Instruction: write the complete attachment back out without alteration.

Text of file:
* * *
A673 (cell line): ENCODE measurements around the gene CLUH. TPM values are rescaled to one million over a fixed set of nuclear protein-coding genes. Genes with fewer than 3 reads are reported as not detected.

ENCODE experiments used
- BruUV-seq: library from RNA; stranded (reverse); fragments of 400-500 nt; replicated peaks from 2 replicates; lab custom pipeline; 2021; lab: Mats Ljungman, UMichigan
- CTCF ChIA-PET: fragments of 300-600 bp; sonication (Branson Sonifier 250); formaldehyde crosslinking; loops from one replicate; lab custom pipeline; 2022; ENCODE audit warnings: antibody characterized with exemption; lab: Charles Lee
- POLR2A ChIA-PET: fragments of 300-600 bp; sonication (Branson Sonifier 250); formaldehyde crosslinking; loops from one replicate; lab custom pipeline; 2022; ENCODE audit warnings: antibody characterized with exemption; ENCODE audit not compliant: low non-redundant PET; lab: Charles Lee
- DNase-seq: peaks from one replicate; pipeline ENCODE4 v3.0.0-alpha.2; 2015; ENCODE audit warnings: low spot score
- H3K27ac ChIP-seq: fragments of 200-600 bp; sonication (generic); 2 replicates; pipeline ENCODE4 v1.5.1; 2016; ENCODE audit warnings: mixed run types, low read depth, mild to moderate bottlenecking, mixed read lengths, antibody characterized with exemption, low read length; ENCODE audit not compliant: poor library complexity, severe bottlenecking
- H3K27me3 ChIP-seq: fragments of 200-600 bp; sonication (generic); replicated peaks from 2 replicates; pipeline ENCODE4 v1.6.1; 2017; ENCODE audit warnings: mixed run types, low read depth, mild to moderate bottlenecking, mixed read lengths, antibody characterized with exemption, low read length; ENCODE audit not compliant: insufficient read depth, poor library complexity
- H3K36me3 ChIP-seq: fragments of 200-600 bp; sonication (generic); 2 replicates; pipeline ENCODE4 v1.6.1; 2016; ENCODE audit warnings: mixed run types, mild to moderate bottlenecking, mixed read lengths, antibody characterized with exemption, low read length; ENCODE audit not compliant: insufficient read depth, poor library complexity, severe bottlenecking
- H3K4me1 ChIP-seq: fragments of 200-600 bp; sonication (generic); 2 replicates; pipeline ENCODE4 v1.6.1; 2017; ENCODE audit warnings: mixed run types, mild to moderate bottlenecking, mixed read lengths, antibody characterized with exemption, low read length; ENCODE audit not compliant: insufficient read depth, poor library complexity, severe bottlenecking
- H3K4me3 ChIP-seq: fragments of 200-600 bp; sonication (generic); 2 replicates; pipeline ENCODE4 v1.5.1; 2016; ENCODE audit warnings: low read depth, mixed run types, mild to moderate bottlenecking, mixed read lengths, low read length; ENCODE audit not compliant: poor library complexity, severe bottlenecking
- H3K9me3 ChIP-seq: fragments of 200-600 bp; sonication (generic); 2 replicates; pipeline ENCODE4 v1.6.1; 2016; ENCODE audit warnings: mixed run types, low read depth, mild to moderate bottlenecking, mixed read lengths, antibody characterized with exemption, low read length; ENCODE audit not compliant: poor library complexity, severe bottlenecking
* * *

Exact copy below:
A673 (cell line): ENCODE measurements around the gene CLUH. TPM values are rescaled to one million over a fixed set of nuclear protein-coding genes. Genes with fewer than 3 reads are reported as not detected.

ENCODE experiments used
- BruUV-seq: library from RNA; stranded (reverse); fragments of 400-500 nt; replicated peaks from 2 replicates; lab custom pipeline; 2021; lab: Mats Ljungman, UMichigan
- CTCF ChIA-PET: fragments of 300-600 bp; sonication (Branson Sonifier 250); formaldehyde crosslinking; loops from one replicate; lab custom pipeline; 2022; ENCODE audit warnings: antibody characterized with exemption; lab: Charles Lee
- POLR2A ChIA-PET: fragments of 300-600 bp; sonication (Branson Sonifier 250); formaldehyde crosslinking; loops from one replicate; lab custom pipeline; 2022; ENCODE audit warnings: antibody characterized with exemption; ENCODE audit not compliant: low non-redundant PET; lab: Charles Lee
- DNase-seq: peaks from one replicate; pipeline ENCODE4 v3.0.0-alpha.2; 2015; ENCODE audit warnings: low spot score
- H3K27ac ChIP-seq: fragments of 200-600 bp; sonication (generic); 2 replicates; pipeline ENCODE4 v1.5.1; 2016; ENCODE audit warnings: mixed run types, low read depth, mild to moderate bottlenecking, mixed read lengths, antibody characterized with exemption, low read length; ENCODE audit not compliant: poor library complexity, severe bottlenecking
- H3K27me3 ChIP-seq: fragments of 200-600 bp; sonication (generic); replicated peaks from 2 replicates; pipeline ENCODE4 v1.6.1; 2017; ENCODE audit warnings: mixed run types, low read depth, mild to moderate bottlenecking, mixed read lengths, antibody characterized with exemption, low read length; ENCODE audit not compliant: insufficient read depth, poor library complexity
- H3K36me3 ChIP-seq: fragments of 200-600 bp; sonication (generic); 2 replicates; pipeline ENCODE4 v1.6.1; 2016; ENCODE audit warnings: mixed run types, mild to moderate bottlenecking, mixed read lengths, antibody characterized with exemption, low read length; ENCODE audit not compliant: insufficient read depth, poor library complexity, severe bottlenecking
- H3K4me1 ChIP-seq: fragments of 200-600 bp; sonication (generic); 2 replicates; pipeline ENCODE4 v1.6.1; 2017; ENCODE audit warnings: mixed run types, mild to moderate bottlenecking, mixed read lengths, antibody characterized with exemption, low read length; ENCODE audit not compliant: insufficient read depth, poor library complexity, severe bottlenecking
- H3K4me3 ChIP-seq: fragments of 200-600 bp; sonication (generic); 2 replicates; pipeline ENCODE4 v1.5.1; 2016; ENCODE audit warnings: low read depth, mixed run types, mild to moderate bottlenecking, mixed read lengths, low read length; ENCODE audit not compliant: poor library complexity, severe bottlenecking
- H3K9me3 ChIP-seq: fragments of 200-600 bp; sonication (generic); 2 replicates; pipeline ENCODE4 v1.6.1; 2016; ENCODE audit warnings: mixed run types, low read depth, mild to moderate bottlenecking, mixed read lengths, antibody characterized with exemption, low read length; ENCODE audit not compliant: poor library complexity, severe bottlenecking